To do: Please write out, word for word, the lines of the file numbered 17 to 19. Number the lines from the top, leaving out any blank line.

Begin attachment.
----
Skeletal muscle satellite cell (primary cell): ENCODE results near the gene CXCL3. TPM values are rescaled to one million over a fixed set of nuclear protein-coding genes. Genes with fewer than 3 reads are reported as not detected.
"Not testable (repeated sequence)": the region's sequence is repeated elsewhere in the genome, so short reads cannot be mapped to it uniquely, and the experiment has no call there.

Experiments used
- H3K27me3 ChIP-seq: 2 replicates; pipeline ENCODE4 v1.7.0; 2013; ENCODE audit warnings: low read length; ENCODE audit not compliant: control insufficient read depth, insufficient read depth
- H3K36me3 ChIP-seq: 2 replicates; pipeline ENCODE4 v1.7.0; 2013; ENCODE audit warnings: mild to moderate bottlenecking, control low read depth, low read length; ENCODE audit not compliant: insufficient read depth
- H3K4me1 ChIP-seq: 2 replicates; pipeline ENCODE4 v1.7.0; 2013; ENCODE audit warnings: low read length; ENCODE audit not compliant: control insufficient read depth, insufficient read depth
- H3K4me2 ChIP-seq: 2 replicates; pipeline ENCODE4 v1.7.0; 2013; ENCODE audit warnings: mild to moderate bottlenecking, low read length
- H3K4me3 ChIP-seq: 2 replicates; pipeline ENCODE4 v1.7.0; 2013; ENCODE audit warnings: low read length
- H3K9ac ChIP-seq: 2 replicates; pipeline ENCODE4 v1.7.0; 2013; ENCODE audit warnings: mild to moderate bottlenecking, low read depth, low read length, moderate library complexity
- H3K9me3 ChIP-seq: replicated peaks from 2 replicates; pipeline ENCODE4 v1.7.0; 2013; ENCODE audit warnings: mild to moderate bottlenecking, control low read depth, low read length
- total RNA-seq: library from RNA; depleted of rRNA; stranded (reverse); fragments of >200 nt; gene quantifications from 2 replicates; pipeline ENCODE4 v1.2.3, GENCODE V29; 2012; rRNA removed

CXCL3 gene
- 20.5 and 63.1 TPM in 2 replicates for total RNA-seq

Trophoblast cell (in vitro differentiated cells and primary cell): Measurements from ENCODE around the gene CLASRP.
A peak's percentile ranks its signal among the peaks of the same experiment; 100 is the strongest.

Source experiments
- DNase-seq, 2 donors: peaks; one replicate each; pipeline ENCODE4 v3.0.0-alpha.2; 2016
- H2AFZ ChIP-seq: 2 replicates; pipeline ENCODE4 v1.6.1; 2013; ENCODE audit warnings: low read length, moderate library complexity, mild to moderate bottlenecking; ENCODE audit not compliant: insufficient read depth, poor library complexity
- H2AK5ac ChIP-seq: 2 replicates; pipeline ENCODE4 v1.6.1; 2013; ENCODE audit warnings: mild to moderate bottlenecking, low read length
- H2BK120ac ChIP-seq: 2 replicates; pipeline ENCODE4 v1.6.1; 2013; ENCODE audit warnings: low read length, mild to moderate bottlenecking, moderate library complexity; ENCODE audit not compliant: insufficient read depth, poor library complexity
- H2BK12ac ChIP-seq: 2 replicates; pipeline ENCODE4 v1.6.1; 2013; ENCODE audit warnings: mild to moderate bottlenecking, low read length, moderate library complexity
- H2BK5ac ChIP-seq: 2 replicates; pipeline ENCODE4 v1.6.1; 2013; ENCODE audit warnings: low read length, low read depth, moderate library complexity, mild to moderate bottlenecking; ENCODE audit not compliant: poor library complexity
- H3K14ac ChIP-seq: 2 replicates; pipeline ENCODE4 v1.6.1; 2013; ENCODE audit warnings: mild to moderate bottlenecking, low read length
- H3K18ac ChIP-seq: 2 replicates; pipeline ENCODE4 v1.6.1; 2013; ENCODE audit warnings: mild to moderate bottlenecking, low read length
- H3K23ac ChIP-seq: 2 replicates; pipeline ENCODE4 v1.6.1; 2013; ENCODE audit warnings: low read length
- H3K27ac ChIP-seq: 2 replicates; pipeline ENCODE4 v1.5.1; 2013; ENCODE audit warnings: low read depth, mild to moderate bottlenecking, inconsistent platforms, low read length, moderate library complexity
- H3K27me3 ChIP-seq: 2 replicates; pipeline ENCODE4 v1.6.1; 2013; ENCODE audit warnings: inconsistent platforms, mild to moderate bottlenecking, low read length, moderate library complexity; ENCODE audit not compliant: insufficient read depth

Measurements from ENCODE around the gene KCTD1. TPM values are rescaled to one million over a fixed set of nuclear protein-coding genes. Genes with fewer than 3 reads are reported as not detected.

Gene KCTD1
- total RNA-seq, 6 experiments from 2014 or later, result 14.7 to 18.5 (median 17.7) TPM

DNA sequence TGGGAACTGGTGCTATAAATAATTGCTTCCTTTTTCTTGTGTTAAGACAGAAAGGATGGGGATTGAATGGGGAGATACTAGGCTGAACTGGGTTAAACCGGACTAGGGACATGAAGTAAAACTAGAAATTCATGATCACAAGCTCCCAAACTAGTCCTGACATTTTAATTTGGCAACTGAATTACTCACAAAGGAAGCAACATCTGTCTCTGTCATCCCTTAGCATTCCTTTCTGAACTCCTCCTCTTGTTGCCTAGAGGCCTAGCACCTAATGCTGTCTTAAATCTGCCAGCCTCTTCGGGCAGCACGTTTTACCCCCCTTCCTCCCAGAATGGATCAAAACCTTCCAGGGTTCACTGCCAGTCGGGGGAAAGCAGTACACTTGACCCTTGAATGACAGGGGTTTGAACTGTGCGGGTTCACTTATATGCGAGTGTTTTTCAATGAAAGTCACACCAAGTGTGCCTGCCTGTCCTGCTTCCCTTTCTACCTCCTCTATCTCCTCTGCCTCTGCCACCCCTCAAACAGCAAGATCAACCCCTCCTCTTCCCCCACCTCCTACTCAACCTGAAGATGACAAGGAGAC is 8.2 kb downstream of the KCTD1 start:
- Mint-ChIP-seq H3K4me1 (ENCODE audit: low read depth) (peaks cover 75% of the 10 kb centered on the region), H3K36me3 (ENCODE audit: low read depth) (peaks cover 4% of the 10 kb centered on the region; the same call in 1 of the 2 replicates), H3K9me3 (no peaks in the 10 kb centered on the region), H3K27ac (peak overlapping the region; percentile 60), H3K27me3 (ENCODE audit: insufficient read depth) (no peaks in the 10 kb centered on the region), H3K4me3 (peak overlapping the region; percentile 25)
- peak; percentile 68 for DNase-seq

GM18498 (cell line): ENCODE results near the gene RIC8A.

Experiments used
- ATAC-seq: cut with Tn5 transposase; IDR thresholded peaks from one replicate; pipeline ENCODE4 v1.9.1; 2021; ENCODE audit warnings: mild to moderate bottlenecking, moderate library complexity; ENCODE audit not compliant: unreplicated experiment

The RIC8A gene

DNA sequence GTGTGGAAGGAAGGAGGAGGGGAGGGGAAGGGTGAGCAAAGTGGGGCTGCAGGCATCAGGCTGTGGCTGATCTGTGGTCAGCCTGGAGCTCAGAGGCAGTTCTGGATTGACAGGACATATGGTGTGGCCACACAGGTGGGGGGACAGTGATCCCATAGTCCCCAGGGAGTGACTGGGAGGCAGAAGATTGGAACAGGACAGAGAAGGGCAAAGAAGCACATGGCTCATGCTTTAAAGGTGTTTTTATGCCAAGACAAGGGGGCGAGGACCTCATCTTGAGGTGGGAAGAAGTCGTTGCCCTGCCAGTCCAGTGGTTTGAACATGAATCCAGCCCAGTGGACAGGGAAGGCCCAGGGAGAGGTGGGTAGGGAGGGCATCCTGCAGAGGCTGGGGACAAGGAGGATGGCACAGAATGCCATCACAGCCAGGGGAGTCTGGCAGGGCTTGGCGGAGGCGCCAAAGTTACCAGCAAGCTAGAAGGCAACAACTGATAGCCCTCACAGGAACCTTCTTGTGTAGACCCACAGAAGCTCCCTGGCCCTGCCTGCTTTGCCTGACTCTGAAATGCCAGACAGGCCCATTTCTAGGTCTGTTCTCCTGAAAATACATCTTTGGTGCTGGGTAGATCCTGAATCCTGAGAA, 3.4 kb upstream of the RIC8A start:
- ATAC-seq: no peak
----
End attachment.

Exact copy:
- DNase-seq, 2 donors: peaks; one replicate each; pipeline ENCODE4 v3.0.0-alpha.2; 2016
- H2AFZ ChIP-seq: 2 replicates; pipeline ENCODE4 v1.6.1; 2013; ENCODE audit warnings: low read length, moderate library complexity, mild to moderate bottlenecking; ENCODE audit not compliant: insufficient read depth, poor library complexity
- H2AK5ac ChIP-seq: 2 replicates; pipeline ENCODE4 v1.6.1; 2013; ENCODE audit warnings: mild to moderate bottlenecking, low read length